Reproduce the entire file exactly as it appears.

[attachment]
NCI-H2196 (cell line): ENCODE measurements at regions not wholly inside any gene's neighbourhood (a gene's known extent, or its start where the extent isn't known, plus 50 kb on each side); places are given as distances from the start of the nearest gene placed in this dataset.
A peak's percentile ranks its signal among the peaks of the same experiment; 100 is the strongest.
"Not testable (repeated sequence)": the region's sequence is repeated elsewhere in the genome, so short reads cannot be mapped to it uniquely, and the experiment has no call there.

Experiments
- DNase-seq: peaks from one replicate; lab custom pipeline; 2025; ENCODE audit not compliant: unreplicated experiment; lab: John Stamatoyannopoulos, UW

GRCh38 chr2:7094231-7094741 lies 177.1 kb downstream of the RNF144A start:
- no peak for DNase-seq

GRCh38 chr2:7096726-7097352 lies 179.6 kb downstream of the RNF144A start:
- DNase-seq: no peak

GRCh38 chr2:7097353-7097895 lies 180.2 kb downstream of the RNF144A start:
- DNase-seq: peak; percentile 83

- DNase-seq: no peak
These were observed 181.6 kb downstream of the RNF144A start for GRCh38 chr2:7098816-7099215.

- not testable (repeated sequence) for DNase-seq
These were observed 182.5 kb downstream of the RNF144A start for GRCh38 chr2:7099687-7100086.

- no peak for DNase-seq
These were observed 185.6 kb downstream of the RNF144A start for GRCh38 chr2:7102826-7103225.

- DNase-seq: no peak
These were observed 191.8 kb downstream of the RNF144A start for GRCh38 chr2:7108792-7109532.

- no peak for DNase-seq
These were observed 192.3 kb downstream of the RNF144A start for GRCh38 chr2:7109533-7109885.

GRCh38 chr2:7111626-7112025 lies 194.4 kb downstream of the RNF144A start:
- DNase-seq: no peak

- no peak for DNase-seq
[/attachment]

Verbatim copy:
NCI-H2196 (cell line): ENCODE measurements at regions not wholly inside any gene's neighbourhood (a gene's known extent, or its start where the extent isn't known, plus 50 kb on each side); places are given as distances from the start of the nearest gene placed in this dataset.
A peak's percentile ranks its signal among the peaks of the same experiment; 100 is the strongest.
"Not testable (repeated sequence)": the region's sequence is repeated elsewhere in the genome, so short reads cannot be mapped to it uniquely, and the experiment has no call there.

Experiments
- DNase-seq: peaks from one replicate; lab custom pipeline; 2025; ENCODE audit not compliant: unreplicated experiment; lab: John Stamatoyannopoulos, UW

GRCh38 chr2:7094231-7094741 lies 177.1 kb downstream of the RNF144A start:
- no peak for DNase-seq

GRCh38 chr2:7096726-7097352 lies 179.6 kb downstream of the RNF144A start:
- DNase-seq: no peak

GRCh38 chr2:7097353-7097895 lies 180.2 kb downstream of the RNF144A start:
- DNase-seq: peak; percentile 83

- DNase-seq: no peak
These were observed 181.6 kb downstream of the RNF144A start for GRCh38 chr2:7098816-7099215.

- not testable (repeated sequence) for DNase-seq
These were observed 182.5 kb downstream of the RNF144A start for GRCh38 chr2:7099687-7100086.

- no peak for DNase-seq
These were observed 185.6 kb downstream of the RNF144A start for GRCh38 chr2:7102826-7103225.

- DNase-seq: no peak
These were observed 191.8 kb downstream of the RNF144A start for GRCh38 chr2:7108792-7109532.

- no peak for DNase-seq
These were observed 192.3 kb downstream of the RNF144A start for GRCh38 chr2:7109533-7109885.

GRCh38 chr2:7111626-7112025 lies 194.4 kb downstream of the RNF144A start:
- DNase-seq: no peak

- no peak for DNase-seq